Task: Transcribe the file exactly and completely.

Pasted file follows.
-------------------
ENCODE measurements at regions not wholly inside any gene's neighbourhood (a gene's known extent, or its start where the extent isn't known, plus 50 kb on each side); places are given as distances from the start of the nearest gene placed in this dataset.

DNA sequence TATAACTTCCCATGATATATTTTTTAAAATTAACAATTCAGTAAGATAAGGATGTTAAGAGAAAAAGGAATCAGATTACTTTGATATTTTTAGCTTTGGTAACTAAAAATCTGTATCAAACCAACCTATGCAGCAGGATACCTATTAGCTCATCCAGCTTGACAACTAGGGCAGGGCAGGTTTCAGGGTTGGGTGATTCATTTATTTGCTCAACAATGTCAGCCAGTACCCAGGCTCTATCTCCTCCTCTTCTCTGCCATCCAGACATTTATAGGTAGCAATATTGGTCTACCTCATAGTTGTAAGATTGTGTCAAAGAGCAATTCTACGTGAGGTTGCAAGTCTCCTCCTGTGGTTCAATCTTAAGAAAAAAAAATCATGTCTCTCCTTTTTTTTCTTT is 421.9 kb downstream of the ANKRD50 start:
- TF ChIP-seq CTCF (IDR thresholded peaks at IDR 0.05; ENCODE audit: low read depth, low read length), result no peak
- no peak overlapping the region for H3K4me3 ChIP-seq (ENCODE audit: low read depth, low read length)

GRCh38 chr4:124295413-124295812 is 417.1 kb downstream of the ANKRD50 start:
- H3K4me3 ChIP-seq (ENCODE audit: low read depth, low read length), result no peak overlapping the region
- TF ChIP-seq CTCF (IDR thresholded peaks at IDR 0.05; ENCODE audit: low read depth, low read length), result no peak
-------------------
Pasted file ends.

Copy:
ENCODE measurements at regions not wholly inside any gene's neighbourhood (a gene's known extent, or its start where the extent isn't known, plus 50 kb on each side); places are given as distances from the start of the nearest gene placed in this dataset.

DNA sequence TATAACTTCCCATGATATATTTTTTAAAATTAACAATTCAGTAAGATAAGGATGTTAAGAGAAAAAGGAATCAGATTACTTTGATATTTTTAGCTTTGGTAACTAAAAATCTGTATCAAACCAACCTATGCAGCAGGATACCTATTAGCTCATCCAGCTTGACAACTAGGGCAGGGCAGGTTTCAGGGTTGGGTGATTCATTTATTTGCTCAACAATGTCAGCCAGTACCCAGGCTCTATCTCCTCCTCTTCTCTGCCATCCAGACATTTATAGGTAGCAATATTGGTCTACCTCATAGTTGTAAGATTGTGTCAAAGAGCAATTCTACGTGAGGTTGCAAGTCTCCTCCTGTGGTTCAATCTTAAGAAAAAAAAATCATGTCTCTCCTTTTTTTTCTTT is 421.9 kb downstream of the ANKRD50 start:
- TF ChIP-seq CTCF (IDR thresholded peaks at IDR 0.05; ENCODE audit: low read depth, low read length), result no peak
- no peak overlapping the region for H3K4me3 ChIP-seq (ENCODE audit: low read depth, low read length)

GRCh38 chr4:124295413-124295812 is 417.1 kb downstream of the ANKRD50 start:
- H3K4me3 ChIP-seq (ENCODE audit: low read depth, low read length), result no peak overlapping the region
- TF ChIP-seq CTCF (IDR thresholded peaks at IDR 0.05; ENCODE audit: low read depth, low read length), result no peak